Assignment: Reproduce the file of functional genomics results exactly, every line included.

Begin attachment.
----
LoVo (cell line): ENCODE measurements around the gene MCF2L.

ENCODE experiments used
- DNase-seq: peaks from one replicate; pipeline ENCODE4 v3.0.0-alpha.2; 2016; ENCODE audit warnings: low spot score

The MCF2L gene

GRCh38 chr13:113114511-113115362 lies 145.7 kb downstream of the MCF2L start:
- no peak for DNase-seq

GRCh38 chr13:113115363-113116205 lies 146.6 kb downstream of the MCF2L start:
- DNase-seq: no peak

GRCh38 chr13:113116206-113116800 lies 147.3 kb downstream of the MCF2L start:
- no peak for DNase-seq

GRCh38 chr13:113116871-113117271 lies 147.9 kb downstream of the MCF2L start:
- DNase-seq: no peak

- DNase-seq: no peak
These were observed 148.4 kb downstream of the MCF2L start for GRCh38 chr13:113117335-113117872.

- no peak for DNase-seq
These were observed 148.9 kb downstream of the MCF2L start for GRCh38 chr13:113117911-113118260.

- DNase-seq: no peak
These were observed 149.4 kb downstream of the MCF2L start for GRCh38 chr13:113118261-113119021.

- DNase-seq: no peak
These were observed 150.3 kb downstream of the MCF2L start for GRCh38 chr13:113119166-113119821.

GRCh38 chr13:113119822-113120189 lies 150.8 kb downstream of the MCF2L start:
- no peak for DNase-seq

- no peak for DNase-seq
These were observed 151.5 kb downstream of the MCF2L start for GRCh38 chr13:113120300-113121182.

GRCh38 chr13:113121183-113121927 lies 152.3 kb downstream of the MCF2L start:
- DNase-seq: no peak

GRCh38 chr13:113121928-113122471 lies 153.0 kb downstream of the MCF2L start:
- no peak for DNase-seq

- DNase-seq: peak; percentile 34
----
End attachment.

LoVo (cell line): ENCODE measurements around the gene MCF2L.

ENCODE experiments used
- DNase-seq: peaks from one replicate; pipeline ENCODE4 v3.0.0-alpha.2; 2016; ENCODE audit warnings: low spot score

The MCF2L gene

GRCh38 chr13:113114511-113115362 lies 145.7 kb downstream of the MCF2L start:
- no peak for DNase-seq

GRCh38 chr13:113115363-113116205 lies 146.6 kb downstream of the MCF2L start:
- DNase-seq: no peak

GRCh38 chr13:113116206-113116800 lies 147.3 kb downstream of the MCF2L start:
- no peak for DNase-seq

GRCh38 chr13:113116871-113117271 lies 147.9 kb downstream of the MCF2L start:
- DNase-seq: no peak

- DNase-seq: no peak
These were observed 148.4 kb downstream of the MCF2L start for GRCh38 chr13:113117335-113117872.

- no peak for DNase-seq
These were observed 148.9 kb downstream of the MCF2L start for GRCh38 chr13:113117911-113118260.

- DNase-seq: no peak
These were observed 149.4 kb downstream of the MCF2L start for GRCh38 chr13:113118261-113119021.

- DNase-seq: no peak
These were observed 150.3 kb downstream of the MCF2L start for GRCh38 chr13:113119166-113119821.

GRCh38 chr13:113119822-113120189 lies 150.8 kb downstream of the MCF2L start:
- no peak for DNase-seq

- no peak for DNase-seq
These were observed 151.5 kb downstream of the MCF2L start for GRCh38 chr13:113120300-113121182.

GRCh38 chr13:113121183-113121927 lies 152.3 kb downstream of the MCF2L start:
- DNase-seq: no peak

GRCh38 chr13:113121928-113122471 lies 153.0 kb downstream of the MCF2L start:
- no peak for DNase-seq

- DNase-seq: peak; percentile 34